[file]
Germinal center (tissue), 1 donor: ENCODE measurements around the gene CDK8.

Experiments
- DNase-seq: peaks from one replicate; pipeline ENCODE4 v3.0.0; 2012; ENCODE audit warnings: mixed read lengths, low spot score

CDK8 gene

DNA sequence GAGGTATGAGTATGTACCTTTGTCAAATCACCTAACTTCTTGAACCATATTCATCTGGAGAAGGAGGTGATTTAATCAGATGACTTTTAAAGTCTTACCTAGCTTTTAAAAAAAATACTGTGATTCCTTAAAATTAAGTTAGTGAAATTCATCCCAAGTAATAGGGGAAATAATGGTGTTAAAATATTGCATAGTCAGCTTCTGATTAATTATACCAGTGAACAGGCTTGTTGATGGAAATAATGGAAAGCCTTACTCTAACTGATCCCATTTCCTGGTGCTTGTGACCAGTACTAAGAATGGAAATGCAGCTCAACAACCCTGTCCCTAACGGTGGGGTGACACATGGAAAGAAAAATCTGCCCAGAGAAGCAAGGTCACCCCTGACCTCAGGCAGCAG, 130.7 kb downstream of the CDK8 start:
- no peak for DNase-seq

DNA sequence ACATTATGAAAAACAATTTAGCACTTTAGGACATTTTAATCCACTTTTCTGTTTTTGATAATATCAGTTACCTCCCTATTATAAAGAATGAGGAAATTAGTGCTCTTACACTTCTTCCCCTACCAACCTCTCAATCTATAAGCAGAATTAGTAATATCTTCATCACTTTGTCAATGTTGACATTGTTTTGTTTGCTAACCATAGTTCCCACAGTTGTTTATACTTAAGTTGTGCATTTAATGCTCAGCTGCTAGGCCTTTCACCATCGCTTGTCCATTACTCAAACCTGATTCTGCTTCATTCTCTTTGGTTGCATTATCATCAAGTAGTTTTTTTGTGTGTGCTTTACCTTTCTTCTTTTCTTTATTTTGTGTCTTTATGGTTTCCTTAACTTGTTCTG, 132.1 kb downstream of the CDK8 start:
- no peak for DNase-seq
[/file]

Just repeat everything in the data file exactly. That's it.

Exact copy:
Germinal center (tissue), 1 donor: ENCODE measurements around the gene CDK8.

Experiments
- DNase-seq: peaks from one replicate; pipeline ENCODE4 v3.0.0; 2012; ENCODE audit warnings: mixed read lengths, low spot score

CDK8 gene

DNA sequence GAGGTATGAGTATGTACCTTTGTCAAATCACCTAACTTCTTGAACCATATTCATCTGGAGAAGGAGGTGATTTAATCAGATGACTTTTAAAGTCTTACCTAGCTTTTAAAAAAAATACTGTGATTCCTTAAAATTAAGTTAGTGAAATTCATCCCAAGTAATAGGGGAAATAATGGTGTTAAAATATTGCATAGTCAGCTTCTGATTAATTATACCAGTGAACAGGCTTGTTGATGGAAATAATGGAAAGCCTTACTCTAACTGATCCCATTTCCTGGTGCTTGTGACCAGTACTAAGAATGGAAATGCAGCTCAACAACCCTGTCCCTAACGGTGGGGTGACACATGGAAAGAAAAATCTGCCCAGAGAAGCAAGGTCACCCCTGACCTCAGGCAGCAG, 130.7 kb downstream of the CDK8 start:
- no peak for DNase-seq

DNA sequence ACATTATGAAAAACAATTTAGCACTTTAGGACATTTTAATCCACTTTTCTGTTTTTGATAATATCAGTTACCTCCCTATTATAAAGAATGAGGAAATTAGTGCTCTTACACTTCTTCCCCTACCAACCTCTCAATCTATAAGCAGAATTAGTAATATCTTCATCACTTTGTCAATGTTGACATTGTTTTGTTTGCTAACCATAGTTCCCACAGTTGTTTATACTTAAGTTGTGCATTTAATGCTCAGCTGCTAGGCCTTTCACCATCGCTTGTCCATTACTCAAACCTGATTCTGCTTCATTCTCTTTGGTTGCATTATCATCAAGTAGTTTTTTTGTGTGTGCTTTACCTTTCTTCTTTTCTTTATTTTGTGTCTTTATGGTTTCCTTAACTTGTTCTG, 132.1 kb downstream of the CDK8 start:
- no peak for DNase-seq